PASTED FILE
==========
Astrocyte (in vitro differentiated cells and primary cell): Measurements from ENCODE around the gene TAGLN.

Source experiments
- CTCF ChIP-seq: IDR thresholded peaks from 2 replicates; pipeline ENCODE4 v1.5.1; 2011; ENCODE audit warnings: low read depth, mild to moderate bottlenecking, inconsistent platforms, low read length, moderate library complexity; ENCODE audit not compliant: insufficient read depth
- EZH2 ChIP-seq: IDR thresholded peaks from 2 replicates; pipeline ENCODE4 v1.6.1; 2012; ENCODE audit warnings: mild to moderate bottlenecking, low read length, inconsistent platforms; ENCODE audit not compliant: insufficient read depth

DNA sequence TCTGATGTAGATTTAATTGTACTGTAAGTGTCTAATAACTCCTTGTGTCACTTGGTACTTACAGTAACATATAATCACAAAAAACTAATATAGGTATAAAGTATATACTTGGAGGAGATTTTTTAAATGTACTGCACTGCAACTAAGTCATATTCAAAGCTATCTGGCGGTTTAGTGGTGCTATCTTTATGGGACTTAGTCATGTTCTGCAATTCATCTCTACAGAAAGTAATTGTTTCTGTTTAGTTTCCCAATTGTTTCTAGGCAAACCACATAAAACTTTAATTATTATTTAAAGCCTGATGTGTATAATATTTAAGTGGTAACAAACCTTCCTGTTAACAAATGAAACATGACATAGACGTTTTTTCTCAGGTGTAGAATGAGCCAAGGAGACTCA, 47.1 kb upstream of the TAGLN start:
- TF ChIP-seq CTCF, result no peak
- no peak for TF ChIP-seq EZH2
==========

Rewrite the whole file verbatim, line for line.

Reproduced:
Astrocyte (in vitro differentiated cells and primary cell): Measurements from ENCODE around the gene TAGLN.

Source experiments
- CTCF ChIP-seq: IDR thresholded peaks from 2 replicates; pipeline ENCODE4 v1.5.1; 2011; ENCODE audit warnings: low read depth, mild to moderate bottlenecking, inconsistent platforms, low read length, moderate library complexity; ENCODE audit not compliant: insufficient read depth
- EZH2 ChIP-seq: IDR thresholded peaks from 2 replicates; pipeline ENCODE4 v1.6.1; 2012; ENCODE audit warnings: mild to moderate bottlenecking, low read length, inconsistent platforms; ENCODE audit not compliant: insufficient read depth

DNA sequence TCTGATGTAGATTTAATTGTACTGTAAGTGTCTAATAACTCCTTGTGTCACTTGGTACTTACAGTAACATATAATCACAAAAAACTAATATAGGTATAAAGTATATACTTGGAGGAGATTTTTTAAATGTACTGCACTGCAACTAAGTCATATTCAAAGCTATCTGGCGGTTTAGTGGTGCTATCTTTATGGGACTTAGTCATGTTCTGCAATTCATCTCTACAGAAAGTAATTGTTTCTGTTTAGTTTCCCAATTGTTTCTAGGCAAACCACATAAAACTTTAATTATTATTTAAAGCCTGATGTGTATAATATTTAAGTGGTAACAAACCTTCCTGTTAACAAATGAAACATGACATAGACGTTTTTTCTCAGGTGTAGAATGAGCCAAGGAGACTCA, 47.1 kb upstream of the TAGLN start:
- TF ChIP-seq CTCF, result no peak
- no peak for TF ChIP-seq EZH2